Neema was just 4 years old when she attended the SeeKenya clinic in October 2018. Her parents had driven over 500km from the Ethiopian border in a desperate attempt to help their daughter. Neema has a condition called sclerocornea, which means that when her eyes formed as a baby they remained opaque rather than having a clear window to allow light inside. Because of this, she is unable to focus clearly on anything and is functionally blind.
The family had visited 17 different hospitals or opticians both in Kenya and in Ethiopia as they sought to find a solution to their little girl’s condition. Each time they were told that she was blind and nothing could be done.
Then they heard about the clinics run by SeeKenya in Meru and knew that, as any parent would, they had to pursue the possibility that this time it could be different.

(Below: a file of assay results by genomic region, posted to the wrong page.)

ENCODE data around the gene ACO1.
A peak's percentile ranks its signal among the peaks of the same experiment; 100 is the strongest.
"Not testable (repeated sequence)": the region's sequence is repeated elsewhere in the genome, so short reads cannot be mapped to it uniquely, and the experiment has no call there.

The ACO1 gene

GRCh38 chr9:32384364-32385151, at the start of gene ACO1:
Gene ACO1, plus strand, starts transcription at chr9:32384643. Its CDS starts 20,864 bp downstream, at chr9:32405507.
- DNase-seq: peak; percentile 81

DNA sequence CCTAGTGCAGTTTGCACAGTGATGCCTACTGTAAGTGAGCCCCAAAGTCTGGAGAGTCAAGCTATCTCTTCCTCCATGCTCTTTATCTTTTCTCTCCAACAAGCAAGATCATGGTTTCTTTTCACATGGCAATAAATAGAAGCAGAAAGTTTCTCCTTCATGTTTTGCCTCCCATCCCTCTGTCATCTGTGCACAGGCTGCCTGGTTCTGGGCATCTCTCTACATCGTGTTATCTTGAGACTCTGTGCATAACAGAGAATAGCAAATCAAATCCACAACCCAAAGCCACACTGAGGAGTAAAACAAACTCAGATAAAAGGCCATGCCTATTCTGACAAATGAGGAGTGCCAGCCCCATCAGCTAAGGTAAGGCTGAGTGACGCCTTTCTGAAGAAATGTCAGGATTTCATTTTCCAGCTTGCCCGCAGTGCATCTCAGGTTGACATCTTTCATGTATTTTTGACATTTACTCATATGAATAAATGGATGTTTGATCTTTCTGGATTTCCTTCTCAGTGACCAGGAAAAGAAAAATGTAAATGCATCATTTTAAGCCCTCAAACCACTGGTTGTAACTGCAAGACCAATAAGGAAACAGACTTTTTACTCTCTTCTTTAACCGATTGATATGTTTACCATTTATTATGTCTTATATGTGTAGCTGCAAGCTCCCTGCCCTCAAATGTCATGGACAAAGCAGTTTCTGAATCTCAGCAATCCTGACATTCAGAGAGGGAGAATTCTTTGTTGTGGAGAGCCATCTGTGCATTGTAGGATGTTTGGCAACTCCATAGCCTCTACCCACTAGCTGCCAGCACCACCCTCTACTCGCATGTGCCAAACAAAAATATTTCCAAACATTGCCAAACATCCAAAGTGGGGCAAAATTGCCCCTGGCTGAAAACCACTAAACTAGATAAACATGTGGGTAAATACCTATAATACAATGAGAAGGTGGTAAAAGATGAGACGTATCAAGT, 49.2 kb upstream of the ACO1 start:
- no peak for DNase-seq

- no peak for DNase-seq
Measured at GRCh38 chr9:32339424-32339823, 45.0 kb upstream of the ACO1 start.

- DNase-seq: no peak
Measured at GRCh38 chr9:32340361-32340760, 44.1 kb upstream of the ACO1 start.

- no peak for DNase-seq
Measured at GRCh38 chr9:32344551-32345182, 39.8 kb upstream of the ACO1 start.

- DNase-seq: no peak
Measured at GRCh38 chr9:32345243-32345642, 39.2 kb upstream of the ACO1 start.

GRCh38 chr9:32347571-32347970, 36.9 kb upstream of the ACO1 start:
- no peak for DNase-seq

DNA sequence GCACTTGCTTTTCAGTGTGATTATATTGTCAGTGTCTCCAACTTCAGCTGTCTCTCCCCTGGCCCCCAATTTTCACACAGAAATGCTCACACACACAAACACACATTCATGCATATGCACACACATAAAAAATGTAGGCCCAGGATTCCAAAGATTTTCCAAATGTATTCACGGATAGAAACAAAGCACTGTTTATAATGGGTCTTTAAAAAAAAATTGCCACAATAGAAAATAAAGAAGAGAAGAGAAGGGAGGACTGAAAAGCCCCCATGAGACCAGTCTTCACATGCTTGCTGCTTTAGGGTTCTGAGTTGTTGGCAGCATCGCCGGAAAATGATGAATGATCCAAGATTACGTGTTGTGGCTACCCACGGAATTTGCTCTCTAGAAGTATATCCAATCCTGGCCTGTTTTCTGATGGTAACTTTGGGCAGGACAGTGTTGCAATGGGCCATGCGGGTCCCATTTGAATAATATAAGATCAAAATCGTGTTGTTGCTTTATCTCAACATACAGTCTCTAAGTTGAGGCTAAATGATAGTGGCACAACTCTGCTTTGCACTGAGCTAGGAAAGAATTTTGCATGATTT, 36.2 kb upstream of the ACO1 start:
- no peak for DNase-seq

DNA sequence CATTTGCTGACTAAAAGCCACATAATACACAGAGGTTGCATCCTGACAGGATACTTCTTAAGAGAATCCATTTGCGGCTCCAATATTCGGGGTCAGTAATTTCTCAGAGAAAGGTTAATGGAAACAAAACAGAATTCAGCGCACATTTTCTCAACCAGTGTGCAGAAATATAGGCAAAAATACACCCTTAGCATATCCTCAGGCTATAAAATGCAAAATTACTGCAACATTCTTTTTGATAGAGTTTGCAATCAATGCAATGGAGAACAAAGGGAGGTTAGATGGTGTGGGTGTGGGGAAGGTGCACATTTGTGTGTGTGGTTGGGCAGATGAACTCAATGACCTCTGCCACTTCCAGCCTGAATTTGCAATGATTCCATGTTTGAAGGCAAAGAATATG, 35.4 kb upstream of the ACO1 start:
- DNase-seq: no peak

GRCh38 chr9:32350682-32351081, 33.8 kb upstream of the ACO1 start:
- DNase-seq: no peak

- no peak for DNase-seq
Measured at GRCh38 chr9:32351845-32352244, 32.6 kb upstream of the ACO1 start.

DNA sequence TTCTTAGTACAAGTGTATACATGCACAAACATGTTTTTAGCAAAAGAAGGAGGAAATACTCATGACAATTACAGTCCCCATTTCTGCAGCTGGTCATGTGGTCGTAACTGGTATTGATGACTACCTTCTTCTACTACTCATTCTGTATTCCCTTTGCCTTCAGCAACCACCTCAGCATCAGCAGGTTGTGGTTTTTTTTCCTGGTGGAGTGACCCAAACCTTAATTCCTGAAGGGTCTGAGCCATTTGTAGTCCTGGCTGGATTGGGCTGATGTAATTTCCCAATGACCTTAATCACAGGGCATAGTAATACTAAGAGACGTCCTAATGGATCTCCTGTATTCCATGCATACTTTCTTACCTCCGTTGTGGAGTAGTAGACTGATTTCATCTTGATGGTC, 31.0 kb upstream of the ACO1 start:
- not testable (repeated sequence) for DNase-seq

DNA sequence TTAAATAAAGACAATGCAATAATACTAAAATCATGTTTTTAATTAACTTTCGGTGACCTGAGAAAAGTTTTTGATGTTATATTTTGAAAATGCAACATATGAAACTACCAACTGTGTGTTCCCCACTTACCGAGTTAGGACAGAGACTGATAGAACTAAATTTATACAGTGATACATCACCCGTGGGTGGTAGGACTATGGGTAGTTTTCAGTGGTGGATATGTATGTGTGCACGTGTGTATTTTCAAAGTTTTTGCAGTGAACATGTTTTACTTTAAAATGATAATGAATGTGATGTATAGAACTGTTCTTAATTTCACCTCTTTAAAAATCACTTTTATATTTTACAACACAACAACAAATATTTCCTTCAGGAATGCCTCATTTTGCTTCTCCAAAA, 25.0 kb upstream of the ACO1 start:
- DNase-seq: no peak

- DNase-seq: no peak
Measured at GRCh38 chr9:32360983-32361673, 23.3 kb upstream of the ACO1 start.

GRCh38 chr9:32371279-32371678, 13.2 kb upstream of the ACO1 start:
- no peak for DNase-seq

Pete Marson, founder of SeeKenya, examined Neema and he was quickly able to establish that she was extremely short sighted and that her vision could possibly be helped with a strong pair of glasses.
A frame was chosen and within an hour the glasses were made. This was not a perfect solution and has not resolved the underlying problem of the opaque corneas but Neema could now see movement across the room and was able to give High Fives to those around. We later heard that on the journey back home she was laughing and giggling and pointing to cartoon characters on a TV screen in the back of the seat in front.
Pete also promised to investigate whether there are any surgical treatment options available in the UK.
After a number of the SeeKenya team had gathered around Neema and prayed for her and her family a very tearful father could only say “You are the first people who have given us hope”.